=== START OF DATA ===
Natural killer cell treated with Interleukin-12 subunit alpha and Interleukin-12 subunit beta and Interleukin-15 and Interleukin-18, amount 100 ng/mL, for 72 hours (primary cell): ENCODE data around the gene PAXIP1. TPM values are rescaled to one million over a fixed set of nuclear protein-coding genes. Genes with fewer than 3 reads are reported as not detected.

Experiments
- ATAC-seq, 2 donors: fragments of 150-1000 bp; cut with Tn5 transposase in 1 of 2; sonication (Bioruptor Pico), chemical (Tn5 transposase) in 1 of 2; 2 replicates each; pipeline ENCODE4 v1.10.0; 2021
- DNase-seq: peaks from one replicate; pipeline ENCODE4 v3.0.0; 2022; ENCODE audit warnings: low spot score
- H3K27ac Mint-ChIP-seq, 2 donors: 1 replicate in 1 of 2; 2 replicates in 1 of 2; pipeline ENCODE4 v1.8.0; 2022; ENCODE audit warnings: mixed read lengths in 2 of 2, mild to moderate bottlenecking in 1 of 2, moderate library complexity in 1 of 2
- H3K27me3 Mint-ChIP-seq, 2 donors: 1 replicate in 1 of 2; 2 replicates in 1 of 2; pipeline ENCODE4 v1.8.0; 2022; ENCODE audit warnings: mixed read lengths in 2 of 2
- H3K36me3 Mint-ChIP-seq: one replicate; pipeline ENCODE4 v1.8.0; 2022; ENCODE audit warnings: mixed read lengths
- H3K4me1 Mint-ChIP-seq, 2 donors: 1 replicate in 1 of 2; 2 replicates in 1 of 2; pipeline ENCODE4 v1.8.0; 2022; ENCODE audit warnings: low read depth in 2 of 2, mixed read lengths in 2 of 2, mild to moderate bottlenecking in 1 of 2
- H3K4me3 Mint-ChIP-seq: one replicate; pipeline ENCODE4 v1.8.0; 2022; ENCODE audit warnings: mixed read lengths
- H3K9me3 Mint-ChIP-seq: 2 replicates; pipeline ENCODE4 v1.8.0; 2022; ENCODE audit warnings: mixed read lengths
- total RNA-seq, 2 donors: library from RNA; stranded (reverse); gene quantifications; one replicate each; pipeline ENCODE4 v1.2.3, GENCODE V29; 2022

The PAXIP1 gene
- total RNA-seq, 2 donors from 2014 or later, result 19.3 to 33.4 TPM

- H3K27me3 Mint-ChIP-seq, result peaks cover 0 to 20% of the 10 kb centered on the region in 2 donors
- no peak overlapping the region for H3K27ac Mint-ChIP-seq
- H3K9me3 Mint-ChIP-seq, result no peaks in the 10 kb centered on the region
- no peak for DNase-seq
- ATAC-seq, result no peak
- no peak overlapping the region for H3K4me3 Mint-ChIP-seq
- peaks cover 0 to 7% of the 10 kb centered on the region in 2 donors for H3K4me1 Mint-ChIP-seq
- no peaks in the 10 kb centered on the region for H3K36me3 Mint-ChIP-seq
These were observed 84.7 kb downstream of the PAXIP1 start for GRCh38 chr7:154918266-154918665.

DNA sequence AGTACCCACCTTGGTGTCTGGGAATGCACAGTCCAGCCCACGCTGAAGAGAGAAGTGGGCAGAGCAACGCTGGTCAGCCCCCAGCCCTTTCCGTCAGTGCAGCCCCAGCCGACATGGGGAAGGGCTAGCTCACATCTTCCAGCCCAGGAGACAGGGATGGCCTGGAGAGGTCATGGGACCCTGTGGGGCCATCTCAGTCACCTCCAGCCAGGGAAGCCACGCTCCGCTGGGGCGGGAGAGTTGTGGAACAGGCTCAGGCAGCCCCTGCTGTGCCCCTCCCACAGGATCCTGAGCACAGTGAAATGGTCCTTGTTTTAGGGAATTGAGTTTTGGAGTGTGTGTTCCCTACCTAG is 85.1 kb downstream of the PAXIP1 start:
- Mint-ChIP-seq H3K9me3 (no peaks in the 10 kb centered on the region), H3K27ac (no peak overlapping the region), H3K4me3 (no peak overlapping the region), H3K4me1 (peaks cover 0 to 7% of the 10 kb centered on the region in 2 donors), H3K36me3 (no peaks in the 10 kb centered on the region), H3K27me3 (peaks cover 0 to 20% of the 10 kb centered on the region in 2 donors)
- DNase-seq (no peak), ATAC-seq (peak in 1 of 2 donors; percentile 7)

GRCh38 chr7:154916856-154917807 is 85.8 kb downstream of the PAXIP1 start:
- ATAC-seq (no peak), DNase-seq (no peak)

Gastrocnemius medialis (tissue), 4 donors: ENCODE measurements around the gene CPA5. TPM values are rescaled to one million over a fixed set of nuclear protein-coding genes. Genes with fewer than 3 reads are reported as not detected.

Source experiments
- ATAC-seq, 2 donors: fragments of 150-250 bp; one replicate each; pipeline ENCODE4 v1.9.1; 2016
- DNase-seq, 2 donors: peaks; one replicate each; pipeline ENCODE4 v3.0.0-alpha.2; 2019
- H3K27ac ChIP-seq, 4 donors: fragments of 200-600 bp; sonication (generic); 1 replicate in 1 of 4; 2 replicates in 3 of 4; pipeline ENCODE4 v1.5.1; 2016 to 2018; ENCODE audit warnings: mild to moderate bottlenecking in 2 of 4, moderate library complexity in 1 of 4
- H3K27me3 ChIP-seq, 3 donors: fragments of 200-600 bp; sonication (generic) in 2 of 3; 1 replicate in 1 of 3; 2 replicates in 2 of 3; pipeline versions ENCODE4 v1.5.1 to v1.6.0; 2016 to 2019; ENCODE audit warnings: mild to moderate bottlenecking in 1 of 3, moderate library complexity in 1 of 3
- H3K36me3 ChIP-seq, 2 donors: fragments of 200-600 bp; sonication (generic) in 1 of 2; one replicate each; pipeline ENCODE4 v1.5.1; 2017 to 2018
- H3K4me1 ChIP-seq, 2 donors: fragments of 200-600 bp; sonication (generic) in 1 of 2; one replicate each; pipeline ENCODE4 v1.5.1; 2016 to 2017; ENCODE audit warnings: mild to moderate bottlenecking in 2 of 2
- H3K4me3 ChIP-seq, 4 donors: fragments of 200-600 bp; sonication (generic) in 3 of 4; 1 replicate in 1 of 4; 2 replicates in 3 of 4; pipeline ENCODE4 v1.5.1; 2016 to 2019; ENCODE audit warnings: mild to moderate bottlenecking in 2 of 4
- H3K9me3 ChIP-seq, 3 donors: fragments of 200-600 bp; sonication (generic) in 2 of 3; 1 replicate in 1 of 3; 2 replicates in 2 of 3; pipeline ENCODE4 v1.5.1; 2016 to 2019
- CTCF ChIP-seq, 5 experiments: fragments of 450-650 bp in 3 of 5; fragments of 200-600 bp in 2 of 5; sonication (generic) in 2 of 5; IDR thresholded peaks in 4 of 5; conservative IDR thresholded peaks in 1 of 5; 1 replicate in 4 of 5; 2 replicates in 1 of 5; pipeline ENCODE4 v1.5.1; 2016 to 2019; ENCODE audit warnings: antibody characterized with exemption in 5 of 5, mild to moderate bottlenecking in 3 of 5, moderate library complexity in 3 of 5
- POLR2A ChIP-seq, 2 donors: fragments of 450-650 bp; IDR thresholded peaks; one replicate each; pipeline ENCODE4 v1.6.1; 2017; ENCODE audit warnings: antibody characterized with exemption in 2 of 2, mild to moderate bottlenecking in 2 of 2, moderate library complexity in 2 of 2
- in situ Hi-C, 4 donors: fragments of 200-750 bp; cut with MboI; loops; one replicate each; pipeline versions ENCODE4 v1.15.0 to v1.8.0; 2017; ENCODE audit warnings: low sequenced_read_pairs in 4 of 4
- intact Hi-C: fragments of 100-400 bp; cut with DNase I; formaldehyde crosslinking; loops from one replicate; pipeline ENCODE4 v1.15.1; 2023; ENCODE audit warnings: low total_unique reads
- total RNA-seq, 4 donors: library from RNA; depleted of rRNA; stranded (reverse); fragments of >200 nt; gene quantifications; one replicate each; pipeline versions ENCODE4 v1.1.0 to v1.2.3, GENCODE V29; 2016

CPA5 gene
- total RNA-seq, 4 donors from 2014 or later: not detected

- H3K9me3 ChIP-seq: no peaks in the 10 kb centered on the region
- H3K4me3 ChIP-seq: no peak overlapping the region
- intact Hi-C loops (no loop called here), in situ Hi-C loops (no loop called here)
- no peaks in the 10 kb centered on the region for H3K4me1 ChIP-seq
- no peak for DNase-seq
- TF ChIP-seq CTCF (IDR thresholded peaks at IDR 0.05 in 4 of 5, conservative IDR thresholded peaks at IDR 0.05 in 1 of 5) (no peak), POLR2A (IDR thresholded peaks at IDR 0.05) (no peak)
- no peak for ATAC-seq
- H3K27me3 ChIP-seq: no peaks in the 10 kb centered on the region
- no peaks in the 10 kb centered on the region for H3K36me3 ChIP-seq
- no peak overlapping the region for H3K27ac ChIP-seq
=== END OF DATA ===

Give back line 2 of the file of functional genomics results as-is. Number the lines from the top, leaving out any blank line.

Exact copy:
Experiments